I am always amazed at the little differences in the English language and have got used to switching in American English terms such as movie or garbage when I am talking to either North Americans or Japanese that have studied American English. It is just easier for the flow of the conversation rather than stopping to translate every 'English' expression. At home we use British English and I will never use the term fanny pack *blushing at the mere mention*. It is funny how some words I never had any idea about them having a different meaning, which brings me round to flapjacks. I was chatting to a Canadian friend the other day and apparently Canadian flapjacks are more like pancakes and the expression 'Ole Canadian Flapjack' has a whole different meaning which has little to do with cooking (at least I can say I have never tried that).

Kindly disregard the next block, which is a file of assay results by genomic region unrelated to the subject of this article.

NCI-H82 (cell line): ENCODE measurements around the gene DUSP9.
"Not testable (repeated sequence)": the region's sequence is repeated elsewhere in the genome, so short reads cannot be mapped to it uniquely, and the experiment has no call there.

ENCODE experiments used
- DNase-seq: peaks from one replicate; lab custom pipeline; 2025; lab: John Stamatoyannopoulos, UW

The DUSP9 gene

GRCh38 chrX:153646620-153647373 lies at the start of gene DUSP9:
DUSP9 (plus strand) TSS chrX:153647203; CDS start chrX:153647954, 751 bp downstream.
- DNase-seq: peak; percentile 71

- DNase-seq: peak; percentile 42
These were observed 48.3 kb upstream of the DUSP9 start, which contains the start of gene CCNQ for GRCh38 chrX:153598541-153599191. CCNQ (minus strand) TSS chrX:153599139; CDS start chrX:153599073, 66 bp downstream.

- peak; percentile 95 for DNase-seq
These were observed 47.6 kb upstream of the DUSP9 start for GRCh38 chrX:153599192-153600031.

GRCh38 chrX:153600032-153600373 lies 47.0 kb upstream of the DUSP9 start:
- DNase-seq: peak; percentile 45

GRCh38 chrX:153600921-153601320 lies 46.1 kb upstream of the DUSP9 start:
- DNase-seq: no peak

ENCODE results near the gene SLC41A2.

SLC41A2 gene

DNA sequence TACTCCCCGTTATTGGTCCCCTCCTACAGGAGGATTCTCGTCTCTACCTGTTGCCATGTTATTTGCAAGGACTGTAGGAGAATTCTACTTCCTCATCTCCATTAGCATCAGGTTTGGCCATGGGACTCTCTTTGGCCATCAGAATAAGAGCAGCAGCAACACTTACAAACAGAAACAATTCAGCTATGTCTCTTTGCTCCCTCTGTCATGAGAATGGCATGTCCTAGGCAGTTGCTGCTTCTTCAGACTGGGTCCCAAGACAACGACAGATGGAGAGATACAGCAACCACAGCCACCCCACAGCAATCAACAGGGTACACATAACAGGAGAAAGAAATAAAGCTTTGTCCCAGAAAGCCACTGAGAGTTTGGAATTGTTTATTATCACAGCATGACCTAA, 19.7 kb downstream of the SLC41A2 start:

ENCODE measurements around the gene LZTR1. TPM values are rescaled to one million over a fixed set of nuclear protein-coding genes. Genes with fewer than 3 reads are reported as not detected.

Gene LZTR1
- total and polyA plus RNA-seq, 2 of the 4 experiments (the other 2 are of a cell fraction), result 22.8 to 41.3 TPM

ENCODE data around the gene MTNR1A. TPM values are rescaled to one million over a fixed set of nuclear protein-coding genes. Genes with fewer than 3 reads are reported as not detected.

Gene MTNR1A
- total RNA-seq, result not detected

So, after talking about them I started to crave one, I haven't had a flapjack for years but used to make them often as a kid, yummmmIt is an easy recipe for the kids to join in with too, just take car with the hot ingredients in the pan.
Lots of measuring, stirring, mixing and spooning practice.
So, if you want to make some, I have made up a printable recipe card like The 5 Cup Cake card. You can download the flapjacks here and the 5 cup cake here. A quick tip, if you use a silicon pan you don't need to grease it but a regular tin you will and pop it in the fridge once it has cooled a little, once it is properly cold it is easier to cut.